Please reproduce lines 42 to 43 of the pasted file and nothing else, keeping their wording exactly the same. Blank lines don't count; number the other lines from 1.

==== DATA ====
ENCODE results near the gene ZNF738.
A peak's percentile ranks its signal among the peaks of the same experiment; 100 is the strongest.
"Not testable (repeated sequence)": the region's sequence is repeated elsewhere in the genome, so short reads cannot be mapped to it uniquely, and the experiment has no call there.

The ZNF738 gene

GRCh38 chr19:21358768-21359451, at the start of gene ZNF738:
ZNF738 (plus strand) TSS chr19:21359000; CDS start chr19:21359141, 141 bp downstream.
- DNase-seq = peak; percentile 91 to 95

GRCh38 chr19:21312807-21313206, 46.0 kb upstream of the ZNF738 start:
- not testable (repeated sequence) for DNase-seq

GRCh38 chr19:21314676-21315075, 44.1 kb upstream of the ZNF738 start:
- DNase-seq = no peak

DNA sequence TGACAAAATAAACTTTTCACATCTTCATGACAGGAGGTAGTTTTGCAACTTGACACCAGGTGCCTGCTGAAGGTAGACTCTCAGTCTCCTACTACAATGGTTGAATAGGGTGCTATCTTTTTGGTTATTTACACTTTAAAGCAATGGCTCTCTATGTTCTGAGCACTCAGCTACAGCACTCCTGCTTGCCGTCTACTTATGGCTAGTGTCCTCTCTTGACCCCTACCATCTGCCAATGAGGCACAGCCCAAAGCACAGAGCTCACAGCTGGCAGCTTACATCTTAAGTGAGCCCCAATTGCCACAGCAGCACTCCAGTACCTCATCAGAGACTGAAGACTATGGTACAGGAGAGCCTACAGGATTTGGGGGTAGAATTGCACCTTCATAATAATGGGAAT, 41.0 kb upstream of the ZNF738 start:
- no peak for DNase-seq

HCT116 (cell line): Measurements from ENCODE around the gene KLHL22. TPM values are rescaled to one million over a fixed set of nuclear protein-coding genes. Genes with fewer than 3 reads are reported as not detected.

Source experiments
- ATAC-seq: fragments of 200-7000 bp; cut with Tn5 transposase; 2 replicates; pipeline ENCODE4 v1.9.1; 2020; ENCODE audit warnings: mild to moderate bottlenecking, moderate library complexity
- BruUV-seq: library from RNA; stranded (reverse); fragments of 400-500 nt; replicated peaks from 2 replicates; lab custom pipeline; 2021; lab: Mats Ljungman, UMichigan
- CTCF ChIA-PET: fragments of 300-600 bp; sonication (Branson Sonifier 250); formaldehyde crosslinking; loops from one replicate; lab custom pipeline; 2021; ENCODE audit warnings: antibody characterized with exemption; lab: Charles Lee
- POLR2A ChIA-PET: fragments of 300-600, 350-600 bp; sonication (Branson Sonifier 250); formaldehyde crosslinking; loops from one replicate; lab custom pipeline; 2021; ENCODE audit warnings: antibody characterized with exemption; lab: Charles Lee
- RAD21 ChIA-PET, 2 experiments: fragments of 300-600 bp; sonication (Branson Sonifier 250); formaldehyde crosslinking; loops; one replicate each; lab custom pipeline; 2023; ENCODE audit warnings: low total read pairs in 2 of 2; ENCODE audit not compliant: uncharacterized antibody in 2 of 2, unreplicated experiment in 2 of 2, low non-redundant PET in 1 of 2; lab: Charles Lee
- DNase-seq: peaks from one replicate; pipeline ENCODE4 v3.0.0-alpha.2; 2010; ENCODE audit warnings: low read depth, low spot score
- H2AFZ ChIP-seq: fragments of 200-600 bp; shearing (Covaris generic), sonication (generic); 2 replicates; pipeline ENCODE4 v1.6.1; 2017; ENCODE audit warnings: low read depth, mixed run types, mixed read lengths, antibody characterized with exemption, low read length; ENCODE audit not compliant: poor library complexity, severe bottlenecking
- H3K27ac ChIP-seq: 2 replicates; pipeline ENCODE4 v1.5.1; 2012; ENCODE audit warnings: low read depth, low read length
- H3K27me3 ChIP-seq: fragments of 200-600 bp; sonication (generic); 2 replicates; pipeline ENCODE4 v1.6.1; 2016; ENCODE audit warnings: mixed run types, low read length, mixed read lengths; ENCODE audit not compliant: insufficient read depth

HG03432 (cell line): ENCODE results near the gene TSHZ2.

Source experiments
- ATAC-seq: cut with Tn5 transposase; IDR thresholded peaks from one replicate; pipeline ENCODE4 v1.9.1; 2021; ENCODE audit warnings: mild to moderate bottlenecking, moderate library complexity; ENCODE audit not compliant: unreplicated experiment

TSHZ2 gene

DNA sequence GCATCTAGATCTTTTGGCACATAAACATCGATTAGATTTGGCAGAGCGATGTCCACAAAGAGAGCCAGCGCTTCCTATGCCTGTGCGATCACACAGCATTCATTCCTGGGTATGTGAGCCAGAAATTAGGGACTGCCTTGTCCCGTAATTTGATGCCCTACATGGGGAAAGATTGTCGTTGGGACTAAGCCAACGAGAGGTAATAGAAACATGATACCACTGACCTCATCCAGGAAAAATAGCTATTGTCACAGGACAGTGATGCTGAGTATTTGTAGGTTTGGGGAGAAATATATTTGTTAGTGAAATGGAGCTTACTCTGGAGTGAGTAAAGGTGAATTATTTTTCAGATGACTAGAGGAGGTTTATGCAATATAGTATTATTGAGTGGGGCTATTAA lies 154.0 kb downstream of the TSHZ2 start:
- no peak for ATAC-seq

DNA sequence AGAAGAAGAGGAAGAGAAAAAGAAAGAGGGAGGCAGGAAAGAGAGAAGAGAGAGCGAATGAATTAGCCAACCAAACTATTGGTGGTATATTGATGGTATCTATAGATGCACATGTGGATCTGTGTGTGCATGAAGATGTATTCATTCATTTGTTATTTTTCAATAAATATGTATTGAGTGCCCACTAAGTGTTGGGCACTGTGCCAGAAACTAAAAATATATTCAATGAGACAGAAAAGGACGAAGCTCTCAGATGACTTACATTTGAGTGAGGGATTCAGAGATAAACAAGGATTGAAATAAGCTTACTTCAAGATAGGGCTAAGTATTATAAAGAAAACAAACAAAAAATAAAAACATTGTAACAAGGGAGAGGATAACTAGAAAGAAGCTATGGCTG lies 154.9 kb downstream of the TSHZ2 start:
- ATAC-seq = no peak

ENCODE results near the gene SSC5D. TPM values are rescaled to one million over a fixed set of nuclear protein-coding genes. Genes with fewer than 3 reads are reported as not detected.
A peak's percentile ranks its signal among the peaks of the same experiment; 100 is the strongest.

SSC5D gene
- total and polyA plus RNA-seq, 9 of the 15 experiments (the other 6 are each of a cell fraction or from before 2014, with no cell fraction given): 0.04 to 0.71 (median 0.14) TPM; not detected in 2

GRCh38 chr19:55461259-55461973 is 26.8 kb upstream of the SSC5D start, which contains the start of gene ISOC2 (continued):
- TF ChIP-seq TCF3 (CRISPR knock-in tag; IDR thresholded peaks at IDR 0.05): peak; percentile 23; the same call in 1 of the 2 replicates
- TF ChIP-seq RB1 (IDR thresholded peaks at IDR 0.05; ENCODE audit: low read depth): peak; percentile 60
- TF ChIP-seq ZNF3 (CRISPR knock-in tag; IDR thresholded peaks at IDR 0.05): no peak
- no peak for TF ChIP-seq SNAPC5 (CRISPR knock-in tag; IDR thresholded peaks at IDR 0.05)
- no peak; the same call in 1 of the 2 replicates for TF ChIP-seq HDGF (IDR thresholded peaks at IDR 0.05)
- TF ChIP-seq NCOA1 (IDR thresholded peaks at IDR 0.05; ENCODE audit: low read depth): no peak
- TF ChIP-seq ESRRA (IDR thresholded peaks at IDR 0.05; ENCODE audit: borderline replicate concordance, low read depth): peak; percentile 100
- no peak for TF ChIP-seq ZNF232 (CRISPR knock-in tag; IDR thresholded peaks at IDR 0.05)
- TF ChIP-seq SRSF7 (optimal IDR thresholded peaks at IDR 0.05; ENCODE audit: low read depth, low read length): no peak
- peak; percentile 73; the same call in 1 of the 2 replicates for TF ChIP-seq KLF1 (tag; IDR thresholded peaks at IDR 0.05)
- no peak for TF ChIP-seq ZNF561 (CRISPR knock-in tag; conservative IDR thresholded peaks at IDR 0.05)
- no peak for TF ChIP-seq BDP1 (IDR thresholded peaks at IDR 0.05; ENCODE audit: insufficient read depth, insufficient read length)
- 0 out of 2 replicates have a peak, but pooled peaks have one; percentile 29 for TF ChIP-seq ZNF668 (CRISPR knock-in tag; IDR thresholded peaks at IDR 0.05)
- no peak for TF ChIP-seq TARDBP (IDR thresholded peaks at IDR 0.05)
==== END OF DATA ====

- no peak; the same call in 1 of the 2 replicates for TF ChIP-seq HDGF (IDR thresholded peaks at IDR 0.05)
- TF ChIP-seq NCOA1 (IDR thresholded peaks at IDR 0.05; ENCODE audit: low read depth): no peak